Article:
Is there a Nobel Peace Prize in President Trump’s future? The man who talked about “shithole countries” and warned North Korea, and its leader “little Rocket Man,” of “fire and fury like the world has never seen”?
Sen. Lindsay Graham thinks it’s possible. The South Carolina Republican and former Trump critic said that if there’s a successful denuclearization of the Korean Peninsula, Trump should get the credit.
“Donald Trump convinced North Korea and China he was serious about bringing about change,” Graham said Friday. “We’re not there yet, but if this happens, President Trump deserves the Nobel Peace Prize.”
And so does Harry J. Kazianas, director of the conservative Center for the National Interest.
President Trump’s tough stance against a nuclear North Korea and his success in winning approval of international economic sanctions against the North at the United Nations that have crippled the country’s economy clearly succeeded beyond expectations in pushing Kim to the negotiating table.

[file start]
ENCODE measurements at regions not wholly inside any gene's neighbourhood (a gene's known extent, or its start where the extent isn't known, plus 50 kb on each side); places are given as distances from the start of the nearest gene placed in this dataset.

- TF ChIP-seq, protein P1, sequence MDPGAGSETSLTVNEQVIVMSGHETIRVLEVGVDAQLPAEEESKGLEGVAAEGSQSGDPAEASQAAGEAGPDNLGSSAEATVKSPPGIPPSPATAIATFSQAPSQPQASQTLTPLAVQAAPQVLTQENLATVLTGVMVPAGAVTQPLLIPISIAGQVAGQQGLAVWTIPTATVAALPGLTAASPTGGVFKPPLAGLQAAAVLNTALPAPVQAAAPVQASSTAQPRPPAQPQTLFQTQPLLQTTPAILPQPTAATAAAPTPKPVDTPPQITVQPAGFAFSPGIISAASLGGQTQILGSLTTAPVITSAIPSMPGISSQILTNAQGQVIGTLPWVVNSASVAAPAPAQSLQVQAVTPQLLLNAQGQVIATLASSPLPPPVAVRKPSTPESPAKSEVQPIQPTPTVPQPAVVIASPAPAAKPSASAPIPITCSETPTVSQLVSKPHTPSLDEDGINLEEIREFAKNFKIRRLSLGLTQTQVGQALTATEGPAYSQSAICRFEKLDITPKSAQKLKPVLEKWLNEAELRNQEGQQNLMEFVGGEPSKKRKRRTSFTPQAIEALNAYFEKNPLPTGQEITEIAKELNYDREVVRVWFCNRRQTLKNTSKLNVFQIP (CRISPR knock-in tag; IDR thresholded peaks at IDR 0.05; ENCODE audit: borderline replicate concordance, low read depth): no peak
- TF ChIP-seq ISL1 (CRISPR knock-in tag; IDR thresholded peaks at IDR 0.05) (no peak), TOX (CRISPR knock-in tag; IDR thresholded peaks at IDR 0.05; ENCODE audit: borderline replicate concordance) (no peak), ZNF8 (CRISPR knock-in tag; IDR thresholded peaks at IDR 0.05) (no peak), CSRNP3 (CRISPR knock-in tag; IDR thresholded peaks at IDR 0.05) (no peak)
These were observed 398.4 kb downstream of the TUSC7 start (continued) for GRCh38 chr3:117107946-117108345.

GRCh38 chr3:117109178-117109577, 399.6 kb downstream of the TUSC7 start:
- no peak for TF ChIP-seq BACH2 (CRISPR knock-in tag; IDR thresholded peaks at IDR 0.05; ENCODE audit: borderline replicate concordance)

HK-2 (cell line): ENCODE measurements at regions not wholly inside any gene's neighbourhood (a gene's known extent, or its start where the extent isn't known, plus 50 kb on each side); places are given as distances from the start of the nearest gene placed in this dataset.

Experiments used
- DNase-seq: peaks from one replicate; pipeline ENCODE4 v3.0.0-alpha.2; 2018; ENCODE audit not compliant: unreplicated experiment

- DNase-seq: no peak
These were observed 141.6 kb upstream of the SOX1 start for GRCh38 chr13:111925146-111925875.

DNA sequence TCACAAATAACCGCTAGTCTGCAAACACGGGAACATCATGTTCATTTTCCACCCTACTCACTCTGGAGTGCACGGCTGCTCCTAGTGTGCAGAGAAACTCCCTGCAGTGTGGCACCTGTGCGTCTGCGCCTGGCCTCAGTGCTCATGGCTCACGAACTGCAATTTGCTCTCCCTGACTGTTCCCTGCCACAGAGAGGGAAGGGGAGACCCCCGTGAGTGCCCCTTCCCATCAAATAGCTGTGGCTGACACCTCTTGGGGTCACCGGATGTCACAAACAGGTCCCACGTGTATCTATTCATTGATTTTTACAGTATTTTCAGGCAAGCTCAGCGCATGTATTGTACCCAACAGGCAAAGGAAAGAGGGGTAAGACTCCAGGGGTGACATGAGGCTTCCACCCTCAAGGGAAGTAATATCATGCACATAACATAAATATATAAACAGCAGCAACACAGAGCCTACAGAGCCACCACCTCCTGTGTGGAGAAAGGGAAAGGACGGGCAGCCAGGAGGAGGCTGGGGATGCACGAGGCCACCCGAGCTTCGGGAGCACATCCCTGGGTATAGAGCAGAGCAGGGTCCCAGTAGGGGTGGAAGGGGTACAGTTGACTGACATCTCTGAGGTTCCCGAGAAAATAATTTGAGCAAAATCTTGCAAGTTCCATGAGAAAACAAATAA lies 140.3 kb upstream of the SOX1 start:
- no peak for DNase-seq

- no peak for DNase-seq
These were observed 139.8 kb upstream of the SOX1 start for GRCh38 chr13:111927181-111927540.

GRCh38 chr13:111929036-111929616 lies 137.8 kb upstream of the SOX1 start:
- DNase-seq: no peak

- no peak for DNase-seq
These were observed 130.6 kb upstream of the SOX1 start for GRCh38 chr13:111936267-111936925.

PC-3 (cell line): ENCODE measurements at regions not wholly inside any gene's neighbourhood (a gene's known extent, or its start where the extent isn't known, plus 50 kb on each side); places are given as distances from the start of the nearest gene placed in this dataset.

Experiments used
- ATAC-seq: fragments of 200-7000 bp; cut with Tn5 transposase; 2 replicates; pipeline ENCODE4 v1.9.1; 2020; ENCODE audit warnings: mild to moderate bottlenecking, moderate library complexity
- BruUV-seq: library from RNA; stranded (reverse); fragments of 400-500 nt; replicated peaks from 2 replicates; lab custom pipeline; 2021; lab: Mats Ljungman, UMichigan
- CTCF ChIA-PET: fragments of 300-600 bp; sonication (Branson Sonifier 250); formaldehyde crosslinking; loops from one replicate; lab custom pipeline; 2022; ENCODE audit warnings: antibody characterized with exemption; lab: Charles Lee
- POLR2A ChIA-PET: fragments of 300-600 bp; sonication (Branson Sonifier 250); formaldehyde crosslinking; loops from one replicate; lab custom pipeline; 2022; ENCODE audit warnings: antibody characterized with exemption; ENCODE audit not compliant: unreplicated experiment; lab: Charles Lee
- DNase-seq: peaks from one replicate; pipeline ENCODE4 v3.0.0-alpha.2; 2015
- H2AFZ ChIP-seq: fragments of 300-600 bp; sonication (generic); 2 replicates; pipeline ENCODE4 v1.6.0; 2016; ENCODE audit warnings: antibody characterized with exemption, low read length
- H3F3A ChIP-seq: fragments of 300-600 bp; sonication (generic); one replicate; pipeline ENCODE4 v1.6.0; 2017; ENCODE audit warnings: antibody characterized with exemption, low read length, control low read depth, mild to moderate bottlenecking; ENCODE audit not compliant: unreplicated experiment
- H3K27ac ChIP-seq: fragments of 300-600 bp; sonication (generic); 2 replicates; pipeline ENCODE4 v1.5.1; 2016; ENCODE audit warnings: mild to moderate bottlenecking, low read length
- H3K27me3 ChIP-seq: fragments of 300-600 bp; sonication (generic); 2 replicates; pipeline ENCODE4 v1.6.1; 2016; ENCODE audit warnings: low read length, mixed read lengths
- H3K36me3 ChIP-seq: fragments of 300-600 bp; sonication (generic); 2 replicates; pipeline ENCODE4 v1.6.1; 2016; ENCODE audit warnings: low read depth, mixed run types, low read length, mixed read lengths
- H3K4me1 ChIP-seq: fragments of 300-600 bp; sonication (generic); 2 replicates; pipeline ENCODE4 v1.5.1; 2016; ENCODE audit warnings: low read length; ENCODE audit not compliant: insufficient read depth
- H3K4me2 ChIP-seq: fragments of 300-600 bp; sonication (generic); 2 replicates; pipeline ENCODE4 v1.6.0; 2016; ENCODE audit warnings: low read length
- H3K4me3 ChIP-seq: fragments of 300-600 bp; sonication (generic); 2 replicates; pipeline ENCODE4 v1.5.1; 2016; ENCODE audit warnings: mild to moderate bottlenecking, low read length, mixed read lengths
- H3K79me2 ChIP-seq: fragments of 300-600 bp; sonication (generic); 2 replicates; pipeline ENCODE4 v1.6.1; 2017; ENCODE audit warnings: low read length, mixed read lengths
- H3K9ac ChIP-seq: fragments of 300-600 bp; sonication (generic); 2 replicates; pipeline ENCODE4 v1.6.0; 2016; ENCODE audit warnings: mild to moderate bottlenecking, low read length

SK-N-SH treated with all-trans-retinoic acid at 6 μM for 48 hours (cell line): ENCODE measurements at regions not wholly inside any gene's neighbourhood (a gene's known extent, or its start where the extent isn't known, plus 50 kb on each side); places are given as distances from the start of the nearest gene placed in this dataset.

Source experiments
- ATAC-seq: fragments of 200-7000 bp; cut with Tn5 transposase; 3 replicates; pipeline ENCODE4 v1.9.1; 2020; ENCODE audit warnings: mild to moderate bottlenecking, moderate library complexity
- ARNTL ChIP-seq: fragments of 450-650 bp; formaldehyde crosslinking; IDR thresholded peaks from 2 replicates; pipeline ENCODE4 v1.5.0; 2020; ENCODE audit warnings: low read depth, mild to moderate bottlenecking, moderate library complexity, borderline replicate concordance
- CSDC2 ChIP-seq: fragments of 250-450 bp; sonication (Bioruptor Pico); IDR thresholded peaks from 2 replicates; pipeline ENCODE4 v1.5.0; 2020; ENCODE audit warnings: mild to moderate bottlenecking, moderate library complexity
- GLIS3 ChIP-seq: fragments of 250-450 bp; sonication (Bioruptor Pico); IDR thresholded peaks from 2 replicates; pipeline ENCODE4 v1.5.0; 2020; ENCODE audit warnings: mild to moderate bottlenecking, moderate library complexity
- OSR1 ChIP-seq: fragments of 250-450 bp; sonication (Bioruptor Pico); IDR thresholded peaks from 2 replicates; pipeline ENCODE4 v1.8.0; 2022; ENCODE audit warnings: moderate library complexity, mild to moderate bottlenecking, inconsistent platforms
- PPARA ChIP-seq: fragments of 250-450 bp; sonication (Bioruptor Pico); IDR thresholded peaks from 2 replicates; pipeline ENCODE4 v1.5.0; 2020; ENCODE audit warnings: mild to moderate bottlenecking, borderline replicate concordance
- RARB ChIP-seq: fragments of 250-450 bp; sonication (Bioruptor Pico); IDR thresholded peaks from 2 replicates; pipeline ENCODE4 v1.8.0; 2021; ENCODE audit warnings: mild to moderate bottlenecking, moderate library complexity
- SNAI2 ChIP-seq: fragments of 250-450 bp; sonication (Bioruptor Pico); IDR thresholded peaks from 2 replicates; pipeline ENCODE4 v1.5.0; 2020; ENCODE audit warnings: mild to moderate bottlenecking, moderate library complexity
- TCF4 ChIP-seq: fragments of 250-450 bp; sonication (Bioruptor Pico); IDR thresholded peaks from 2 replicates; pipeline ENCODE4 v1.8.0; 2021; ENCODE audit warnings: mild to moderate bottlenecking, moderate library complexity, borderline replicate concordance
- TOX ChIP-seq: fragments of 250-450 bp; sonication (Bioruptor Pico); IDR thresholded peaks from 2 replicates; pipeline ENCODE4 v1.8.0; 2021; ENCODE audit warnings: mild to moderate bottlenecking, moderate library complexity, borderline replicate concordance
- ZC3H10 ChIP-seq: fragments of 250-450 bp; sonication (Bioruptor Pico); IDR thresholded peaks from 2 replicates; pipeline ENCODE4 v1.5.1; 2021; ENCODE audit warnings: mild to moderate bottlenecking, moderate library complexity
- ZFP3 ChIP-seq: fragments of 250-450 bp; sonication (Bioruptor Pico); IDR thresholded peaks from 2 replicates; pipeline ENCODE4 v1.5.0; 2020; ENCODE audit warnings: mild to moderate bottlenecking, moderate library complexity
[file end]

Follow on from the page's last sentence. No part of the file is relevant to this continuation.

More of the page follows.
And President Trump’s willingness to hold an unprecedented summit with Kim in coming weeks gave the dictator the incentive to recently announce he was halting nuclear weapons testing, closing an underground test site, and ending tests of long-range missiles. (FoxNews.com)
Not so fast, says Robin Wright, a longtime international correspondent for The New Yorker. The success of the Korean leaders’ summit will add to the pressure on Trump to make further progress when he meets with Kim, the first meeting of a U.S. president and a North Korean leader.
The touchy-feely stuff is over. Now the hard part begins, Abraham Denmark, a former Deputy Assistant Secretary of Defense who is now the director of the Wilson Center’s Asia Program, told me. “An agreement between North Korea and the U.S. will need to include a detailed roadmap for a way forward, including each side’s concessions,” he told me….